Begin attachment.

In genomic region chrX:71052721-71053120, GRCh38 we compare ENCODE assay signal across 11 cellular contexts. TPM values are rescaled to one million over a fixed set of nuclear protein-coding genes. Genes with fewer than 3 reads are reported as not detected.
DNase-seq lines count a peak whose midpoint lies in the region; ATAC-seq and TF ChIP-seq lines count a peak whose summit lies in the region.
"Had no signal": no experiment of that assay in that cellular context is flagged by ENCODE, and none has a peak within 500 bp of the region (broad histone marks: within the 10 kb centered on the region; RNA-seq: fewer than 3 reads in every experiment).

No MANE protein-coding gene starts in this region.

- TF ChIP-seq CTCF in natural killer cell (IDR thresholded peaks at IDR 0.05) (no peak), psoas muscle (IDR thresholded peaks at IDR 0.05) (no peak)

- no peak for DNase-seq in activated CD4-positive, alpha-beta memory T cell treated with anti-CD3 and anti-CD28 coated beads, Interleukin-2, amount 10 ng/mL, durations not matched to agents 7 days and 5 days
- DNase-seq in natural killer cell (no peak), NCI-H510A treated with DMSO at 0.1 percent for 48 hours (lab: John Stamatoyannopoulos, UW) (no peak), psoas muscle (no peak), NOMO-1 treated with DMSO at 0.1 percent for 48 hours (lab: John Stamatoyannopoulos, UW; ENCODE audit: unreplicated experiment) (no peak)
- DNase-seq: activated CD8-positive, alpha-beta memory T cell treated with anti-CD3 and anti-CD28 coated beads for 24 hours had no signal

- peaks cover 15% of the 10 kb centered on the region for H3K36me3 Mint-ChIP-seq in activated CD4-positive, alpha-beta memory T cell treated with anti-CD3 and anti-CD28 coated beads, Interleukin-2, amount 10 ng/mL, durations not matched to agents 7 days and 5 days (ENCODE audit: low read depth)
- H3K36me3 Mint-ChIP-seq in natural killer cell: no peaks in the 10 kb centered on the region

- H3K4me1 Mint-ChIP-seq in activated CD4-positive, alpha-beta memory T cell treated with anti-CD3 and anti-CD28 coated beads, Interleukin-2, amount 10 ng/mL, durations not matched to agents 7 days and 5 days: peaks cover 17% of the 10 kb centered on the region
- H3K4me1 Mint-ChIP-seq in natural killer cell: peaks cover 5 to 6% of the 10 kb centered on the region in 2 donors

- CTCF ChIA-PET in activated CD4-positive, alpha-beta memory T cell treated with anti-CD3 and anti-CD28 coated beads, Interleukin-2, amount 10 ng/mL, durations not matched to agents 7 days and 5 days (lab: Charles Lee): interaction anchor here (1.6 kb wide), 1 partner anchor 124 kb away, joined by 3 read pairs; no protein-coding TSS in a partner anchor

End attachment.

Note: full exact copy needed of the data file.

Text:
In genomic region chrX:71052721-71053120, GRCh38 we compare ENCODE assay signal across 11 cellular contexts. TPM values are rescaled to one million over a fixed set of nuclear protein-coding genes. Genes with fewer than 3 reads are reported as not detected.
DNase-seq lines count a peak whose midpoint lies in the region; ATAC-seq and TF ChIP-seq lines count a peak whose summit lies in the region.
"Had no signal": no experiment of that assay in that cellular context is flagged by ENCODE, and none has a peak within 500 bp of the region (broad histone marks: within the 10 kb centered on the region; RNA-seq: fewer than 3 reads in every experiment).

No MANE protein-coding gene starts in this region.

- TF ChIP-seq CTCF in natural killer cell (IDR thresholded peaks at IDR 0.05) (no peak), psoas muscle (IDR thresholded peaks at IDR 0.05) (no peak)

- no peak for DNase-seq in activated CD4-positive, alpha-beta memory T cell treated with anti-CD3 and anti-CD28 coated beads, Interleukin-2, amount 10 ng/mL, durations not matched to agents 7 days and 5 days
- DNase-seq in natural killer cell (no peak), NCI-H510A treated with DMSO at 0.1 percent for 48 hours (lab: John Stamatoyannopoulos, UW) (no peak), psoas muscle (no peak), NOMO-1 treated with DMSO at 0.1 percent for 48 hours (lab: John Stamatoyannopoulos, UW; ENCODE audit: unreplicated experiment) (no peak)
- DNase-seq: activated CD8-positive, alpha-beta memory T cell treated with anti-CD3 and anti-CD28 coated beads for 24 hours had no signal

- peaks cover 15% of the 10 kb centered on the region for H3K36me3 Mint-ChIP-seq in activated CD4-positive, alpha-beta memory T cell treated with anti-CD3 and anti-CD28 coated beads, Interleukin-2, amount 10 ng/mL, durations not matched to agents 7 days and 5 days (ENCODE audit: low read depth)
- H3K36me3 Mint-ChIP-seq in natural killer cell: no peaks in the 10 kb centered on the region

- H3K4me1 Mint-ChIP-seq in activated CD4-positive, alpha-beta memory T cell treated with anti-CD3 and anti-CD28 coated beads, Interleukin-2, amount 10 ng/mL, durations not matched to agents 7 days and 5 days: peaks cover 17% of the 10 kb centered on the region
- H3K4me1 Mint-ChIP-seq in natural killer cell: peaks cover 5 to 6% of the 10 kb centered on the region in 2 donors

- CTCF ChIA-PET in activated CD4-positive, alpha-beta memory T cell treated with anti-CD3 and anti-CD28 coated beads, Interleukin-2, amount 10 ng/mL, durations not matched to agents 7 days and 5 days (lab: Charles Lee): interaction anchor here (1.6 kb wide), 1 partner anchor 124 kb away, joined by 3 read pairs; no protein-coding TSS in a partner anchor